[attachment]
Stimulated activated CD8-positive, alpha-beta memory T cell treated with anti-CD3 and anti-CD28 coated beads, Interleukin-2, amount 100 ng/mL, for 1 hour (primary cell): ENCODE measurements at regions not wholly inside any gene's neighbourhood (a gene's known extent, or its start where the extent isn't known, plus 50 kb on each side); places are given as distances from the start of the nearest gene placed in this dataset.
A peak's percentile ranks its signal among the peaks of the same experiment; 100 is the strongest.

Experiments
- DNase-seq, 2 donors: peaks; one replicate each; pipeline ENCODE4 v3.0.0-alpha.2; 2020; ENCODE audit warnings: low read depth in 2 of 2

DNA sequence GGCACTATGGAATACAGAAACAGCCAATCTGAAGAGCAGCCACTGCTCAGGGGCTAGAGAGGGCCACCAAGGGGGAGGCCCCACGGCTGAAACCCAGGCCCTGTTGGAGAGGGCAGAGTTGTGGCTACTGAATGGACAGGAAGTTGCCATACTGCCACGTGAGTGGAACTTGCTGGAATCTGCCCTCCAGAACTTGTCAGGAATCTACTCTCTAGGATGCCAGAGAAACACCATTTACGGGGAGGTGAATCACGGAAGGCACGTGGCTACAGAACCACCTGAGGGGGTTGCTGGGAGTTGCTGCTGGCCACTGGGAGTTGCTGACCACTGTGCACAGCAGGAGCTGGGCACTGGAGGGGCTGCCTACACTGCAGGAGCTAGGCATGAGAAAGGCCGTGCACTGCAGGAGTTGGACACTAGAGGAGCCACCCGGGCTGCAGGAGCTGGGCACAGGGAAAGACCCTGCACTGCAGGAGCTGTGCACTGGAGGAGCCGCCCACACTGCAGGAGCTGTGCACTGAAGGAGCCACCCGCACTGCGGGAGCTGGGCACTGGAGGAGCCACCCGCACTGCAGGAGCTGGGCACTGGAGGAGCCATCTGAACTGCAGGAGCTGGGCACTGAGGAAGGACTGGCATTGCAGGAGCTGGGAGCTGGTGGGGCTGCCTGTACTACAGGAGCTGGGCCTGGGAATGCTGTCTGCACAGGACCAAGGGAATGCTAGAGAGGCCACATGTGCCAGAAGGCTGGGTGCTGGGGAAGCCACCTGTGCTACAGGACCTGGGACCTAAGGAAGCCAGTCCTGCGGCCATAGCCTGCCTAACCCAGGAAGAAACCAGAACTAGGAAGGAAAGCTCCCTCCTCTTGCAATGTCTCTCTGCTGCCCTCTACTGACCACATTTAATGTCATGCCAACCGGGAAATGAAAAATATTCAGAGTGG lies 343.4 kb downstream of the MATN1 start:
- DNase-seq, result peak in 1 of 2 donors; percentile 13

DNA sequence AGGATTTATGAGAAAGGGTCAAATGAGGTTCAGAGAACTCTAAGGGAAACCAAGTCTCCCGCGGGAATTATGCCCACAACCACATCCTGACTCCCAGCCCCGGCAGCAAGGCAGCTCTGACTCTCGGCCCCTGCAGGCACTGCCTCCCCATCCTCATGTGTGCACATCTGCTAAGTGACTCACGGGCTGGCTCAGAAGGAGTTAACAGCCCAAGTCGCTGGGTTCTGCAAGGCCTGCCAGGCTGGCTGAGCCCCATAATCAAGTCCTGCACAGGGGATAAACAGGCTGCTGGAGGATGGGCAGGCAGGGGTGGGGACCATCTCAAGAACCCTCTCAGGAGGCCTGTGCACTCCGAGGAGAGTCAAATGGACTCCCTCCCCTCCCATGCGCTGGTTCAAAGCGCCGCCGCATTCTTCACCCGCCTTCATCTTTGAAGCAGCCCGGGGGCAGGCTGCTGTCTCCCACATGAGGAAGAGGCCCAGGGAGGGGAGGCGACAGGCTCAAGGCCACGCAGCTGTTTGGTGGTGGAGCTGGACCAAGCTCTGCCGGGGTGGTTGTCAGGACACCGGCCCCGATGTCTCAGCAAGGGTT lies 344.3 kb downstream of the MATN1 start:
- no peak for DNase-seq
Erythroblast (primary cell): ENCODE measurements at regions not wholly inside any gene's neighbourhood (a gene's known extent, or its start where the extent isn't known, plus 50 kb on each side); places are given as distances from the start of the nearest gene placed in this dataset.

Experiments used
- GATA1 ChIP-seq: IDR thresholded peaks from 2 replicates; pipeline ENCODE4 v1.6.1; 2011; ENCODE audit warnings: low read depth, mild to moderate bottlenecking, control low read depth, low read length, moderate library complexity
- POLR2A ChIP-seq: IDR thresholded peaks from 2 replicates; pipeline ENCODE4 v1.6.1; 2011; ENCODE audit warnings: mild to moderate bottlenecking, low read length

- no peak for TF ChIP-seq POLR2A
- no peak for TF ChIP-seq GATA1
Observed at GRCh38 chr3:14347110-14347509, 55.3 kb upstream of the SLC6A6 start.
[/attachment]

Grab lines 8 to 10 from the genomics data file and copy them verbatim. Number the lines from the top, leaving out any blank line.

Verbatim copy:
- no peak for DNase-seq
Erythroblast (primary cell): ENCODE measurements at regions not wholly inside any gene's neighbourhood (a gene's known extent, or its start where the extent isn't known, plus 50 kb on each side); places are given as distances from the start of the nearest gene placed in this dataset.

Experiments used